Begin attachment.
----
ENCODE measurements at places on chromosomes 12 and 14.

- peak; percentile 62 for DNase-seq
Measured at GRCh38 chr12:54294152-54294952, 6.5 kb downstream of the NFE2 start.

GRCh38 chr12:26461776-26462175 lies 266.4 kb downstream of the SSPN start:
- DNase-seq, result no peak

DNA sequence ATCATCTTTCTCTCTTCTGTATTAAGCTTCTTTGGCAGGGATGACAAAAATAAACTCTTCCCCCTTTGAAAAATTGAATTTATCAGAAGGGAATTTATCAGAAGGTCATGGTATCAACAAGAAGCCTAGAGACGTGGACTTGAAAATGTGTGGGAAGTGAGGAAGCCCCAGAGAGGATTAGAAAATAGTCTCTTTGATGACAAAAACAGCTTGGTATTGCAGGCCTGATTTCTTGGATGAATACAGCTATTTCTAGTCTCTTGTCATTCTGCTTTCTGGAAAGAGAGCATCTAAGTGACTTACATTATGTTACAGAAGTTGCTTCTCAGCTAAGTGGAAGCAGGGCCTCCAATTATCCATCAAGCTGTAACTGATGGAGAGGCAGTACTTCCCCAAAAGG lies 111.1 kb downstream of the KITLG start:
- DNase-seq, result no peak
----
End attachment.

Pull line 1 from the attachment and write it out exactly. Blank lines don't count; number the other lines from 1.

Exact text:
ENCODE measurements at places on chromosomes 12 and 14.